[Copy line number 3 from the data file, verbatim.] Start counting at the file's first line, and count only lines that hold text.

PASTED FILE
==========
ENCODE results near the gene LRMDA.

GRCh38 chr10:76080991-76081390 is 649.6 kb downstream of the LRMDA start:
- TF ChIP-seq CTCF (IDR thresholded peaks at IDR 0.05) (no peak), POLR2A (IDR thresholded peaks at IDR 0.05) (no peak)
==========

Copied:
- TF ChIP-seq CTCF (IDR thresholded peaks at IDR 0.05) (no peak), POLR2A (IDR thresholded peaks at IDR 0.05) (no peak)